Saturday, March 6, 2010

Christophe Decarnin for Balmain

Ornate textures for Fall 2010 (Runway shots from

The fall collections were just shown in Paris; I have for a while been admiring the work of Christophe Decarnin at Balmain.

You know Balmain – the classic French design house. Pierre Balmain was born in 1914 and studied architecture in Paris, but left school to work for fashion designer Edward Molyneux. Balmain founded his own house in 1945 and incorporated his studies into his elegantly shaped and draped designs: "Dressmaking is the architecture of movement" said Balmain. Here is the old boy now, fitting a dress on the actress Ruth Ford in 1947.

(photo by Carl Van Vecht)
Pierre Balmain died in 1982. For nine years, from 1993 to 2002, Oscar de lat Renta designed the Balmain couture collections. Afterwards, the house fell on hard times and had to file for bankruptcy. Subsequently it was revived and investors brought on board French designer Christophe Decarnin, from Paco Rabanne, to resuscitate the label for a younger customer.

For Spring 2009 Decarnin showed great military jackets with exaggerated shoulders and button plackets.

I think a year and a half ago he single-handedly started the military trend that is sweeping fashion this spring.

For Spring 2010, he continued with the military jackets, adding ornate fringe at the shoulder and rows of shiny buttons.

Things got a little rough with ripped t shirts and tight black leather jeans.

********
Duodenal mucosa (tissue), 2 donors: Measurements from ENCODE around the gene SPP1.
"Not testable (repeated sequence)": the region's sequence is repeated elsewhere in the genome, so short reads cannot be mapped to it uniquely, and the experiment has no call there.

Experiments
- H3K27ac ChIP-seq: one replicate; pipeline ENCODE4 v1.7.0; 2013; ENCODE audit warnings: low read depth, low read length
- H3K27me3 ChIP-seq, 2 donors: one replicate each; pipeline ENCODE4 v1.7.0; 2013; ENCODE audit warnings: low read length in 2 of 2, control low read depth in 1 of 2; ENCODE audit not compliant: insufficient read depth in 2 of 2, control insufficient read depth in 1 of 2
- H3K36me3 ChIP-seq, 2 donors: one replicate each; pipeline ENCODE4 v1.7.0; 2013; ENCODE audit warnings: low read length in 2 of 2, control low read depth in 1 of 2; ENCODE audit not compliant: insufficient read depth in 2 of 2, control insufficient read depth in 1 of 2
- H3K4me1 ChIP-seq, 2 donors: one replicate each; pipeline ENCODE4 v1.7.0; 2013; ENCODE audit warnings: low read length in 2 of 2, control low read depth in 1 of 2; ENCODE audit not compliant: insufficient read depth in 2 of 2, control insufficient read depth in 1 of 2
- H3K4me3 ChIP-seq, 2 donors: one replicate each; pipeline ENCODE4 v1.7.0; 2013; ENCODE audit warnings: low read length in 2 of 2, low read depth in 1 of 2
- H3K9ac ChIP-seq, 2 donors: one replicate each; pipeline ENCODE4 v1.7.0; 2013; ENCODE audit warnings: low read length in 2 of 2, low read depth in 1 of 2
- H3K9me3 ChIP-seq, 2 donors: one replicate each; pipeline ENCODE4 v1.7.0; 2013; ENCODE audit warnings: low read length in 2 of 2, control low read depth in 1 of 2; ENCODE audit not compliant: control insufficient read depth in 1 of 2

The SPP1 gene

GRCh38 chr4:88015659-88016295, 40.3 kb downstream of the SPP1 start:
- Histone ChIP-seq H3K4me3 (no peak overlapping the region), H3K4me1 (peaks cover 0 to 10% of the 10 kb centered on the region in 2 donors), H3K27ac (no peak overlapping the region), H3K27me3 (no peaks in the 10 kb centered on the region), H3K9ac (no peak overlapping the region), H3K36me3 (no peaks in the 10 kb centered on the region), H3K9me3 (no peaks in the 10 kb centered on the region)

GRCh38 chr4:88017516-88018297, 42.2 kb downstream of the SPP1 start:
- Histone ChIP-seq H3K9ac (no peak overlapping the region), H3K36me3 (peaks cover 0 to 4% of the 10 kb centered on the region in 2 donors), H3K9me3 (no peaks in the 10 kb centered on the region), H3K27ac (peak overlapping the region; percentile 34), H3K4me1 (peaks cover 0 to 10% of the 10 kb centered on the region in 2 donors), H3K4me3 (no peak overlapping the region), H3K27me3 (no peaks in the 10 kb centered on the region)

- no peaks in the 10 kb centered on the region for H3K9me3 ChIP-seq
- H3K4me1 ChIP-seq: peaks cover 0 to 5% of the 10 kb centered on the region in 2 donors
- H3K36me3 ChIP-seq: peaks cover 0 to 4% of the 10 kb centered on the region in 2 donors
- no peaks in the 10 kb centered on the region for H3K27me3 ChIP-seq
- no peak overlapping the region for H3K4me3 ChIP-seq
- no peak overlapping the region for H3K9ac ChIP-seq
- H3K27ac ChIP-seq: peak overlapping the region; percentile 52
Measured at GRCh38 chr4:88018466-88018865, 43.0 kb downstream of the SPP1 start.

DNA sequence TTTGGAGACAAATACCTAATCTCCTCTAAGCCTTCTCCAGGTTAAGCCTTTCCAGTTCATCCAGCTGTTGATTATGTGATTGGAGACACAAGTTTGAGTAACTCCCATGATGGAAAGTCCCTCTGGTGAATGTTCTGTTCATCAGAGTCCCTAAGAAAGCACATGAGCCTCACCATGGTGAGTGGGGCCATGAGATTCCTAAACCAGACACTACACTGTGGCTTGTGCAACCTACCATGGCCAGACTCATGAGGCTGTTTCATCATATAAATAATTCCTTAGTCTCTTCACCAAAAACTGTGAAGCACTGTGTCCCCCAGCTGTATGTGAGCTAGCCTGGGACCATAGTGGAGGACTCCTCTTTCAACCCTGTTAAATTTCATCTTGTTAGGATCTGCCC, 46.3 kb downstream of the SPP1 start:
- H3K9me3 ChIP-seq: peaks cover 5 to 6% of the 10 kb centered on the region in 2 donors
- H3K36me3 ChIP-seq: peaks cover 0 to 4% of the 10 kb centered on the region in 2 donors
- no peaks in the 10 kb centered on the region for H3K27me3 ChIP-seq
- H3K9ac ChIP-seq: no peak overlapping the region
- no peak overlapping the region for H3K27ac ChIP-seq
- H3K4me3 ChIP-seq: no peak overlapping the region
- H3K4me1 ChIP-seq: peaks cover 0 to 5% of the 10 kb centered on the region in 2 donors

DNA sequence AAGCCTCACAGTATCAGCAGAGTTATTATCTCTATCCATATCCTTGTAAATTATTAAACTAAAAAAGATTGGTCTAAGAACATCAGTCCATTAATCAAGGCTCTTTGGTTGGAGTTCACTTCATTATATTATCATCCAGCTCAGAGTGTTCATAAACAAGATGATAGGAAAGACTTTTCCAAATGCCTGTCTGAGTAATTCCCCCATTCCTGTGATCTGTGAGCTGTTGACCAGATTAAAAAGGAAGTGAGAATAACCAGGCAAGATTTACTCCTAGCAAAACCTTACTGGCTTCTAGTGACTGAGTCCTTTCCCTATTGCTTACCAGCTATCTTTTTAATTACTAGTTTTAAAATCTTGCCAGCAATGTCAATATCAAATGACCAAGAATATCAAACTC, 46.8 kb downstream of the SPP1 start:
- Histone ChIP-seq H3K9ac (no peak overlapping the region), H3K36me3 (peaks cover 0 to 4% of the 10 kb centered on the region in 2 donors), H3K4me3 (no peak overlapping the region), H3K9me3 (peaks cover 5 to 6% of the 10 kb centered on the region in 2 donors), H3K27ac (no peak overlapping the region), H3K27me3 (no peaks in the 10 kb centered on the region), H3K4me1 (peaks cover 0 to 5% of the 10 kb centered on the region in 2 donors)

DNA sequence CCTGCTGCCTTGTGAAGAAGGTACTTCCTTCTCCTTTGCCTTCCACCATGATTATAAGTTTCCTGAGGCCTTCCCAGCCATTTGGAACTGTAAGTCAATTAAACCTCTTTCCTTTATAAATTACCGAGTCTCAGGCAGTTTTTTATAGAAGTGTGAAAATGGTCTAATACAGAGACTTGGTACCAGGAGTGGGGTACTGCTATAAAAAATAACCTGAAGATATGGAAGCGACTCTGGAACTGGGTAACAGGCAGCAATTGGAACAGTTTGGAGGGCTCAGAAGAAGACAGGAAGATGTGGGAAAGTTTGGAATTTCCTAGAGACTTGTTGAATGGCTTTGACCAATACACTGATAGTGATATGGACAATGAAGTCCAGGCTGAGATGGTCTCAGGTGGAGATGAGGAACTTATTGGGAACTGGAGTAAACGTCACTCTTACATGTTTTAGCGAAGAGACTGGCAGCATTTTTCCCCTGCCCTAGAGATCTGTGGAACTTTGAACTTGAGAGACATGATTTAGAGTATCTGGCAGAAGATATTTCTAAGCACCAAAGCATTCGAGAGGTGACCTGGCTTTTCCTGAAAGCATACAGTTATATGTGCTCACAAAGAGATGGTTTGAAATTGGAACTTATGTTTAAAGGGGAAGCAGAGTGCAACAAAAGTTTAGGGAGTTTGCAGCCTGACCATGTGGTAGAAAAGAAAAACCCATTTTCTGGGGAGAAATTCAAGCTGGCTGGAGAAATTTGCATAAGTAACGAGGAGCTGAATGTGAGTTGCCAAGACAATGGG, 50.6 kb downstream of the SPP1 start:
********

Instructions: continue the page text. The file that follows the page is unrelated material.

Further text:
The military jacket with its strong shoulder and nipped waist is so flattering, on women and men. It has a tailored, polished line that looks good on everyone. It's a simple way to add a sharp element to the wardrobe. These Balmain clothes are famously expensive, but the look is easy to copy, even at the army and navy store.
Here is Chistophe Decarnin at the end of the Spring 2010 show.

For Fall 2010, just shown in Paris, he toned it down with suits for work. The gold stripes and glossy buttons still have a military feeling.

This suit with a chiffon blouse looks like classic Yves Saint Laurent.

Hard and soft: navy jacket and gold lame jeans.

A slim military-inspired navy wool jacket with gold buttons is a good idea for spring and something I am seeing already on guys on the street in New York City.


The Sluice Box said...

I'm always intrigued to see what the designer looks like. I've ceased being surprised when their own attire bears no resemblance to what they send down the runway. Great summary of Balmain

Convivio said...

If I may say so (and if it's not to cliché), trés chic!